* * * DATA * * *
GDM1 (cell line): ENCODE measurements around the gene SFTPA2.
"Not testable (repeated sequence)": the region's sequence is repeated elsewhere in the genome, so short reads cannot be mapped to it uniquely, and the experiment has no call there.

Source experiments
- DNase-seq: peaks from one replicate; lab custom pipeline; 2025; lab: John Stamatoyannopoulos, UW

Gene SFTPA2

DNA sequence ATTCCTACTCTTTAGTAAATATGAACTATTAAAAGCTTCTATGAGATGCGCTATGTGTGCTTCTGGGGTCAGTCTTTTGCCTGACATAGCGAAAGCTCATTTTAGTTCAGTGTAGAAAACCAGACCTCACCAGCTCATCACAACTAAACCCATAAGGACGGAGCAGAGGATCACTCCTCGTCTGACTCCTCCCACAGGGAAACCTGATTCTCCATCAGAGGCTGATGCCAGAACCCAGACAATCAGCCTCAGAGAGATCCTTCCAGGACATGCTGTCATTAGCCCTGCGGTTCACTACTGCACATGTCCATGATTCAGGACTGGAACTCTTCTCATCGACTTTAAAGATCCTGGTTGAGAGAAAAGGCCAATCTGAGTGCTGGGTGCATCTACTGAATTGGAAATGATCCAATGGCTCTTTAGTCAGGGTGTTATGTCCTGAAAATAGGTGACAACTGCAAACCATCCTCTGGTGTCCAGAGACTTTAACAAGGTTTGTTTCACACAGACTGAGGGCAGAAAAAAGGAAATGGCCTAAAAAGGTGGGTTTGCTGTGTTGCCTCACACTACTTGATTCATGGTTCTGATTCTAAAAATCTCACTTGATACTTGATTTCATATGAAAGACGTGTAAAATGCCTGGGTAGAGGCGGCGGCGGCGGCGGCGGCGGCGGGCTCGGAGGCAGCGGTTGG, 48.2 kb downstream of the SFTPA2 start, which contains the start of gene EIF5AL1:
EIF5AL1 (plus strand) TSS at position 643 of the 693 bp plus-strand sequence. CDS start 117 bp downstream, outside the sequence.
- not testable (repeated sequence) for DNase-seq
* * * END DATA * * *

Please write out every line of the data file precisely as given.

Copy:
GDM1 (cell line): ENCODE measurements around the gene SFTPA2.
"Not testable (repeated sequence)": the region's sequence is repeated elsewhere in the genome, so short reads cannot be mapped to it uniquely, and the experiment has no call there.

Source experiments
- DNase-seq: peaks from one replicate; lab custom pipeline; 2025; lab: John Stamatoyannopoulos, UW

Gene SFTPA2

DNA sequence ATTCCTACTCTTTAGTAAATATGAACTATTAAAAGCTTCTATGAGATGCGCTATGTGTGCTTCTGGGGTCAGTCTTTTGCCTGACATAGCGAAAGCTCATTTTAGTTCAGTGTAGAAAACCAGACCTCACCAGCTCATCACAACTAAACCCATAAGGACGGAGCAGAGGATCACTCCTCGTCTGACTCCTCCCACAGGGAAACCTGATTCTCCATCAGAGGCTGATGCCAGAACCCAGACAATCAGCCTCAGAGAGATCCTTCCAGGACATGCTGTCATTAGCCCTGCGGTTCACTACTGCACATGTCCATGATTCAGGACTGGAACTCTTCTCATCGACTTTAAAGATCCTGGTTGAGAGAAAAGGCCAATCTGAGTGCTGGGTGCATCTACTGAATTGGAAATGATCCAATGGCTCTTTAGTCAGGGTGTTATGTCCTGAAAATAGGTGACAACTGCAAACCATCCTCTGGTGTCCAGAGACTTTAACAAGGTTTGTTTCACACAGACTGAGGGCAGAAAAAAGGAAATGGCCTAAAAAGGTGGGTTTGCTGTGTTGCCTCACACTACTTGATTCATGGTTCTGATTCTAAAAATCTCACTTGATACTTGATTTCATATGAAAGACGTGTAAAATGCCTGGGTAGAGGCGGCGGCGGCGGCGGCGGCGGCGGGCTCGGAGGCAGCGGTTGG, 48.2 kb downstream of the SFTPA2 start, which contains the start of gene EIF5AL1:
EIF5AL1 (plus strand) TSS at position 643 of the 693 bp plus-strand sequence. CDS start 117 bp downstream, outside the sequence.
- not testable (repeated sequence) for DNase-seq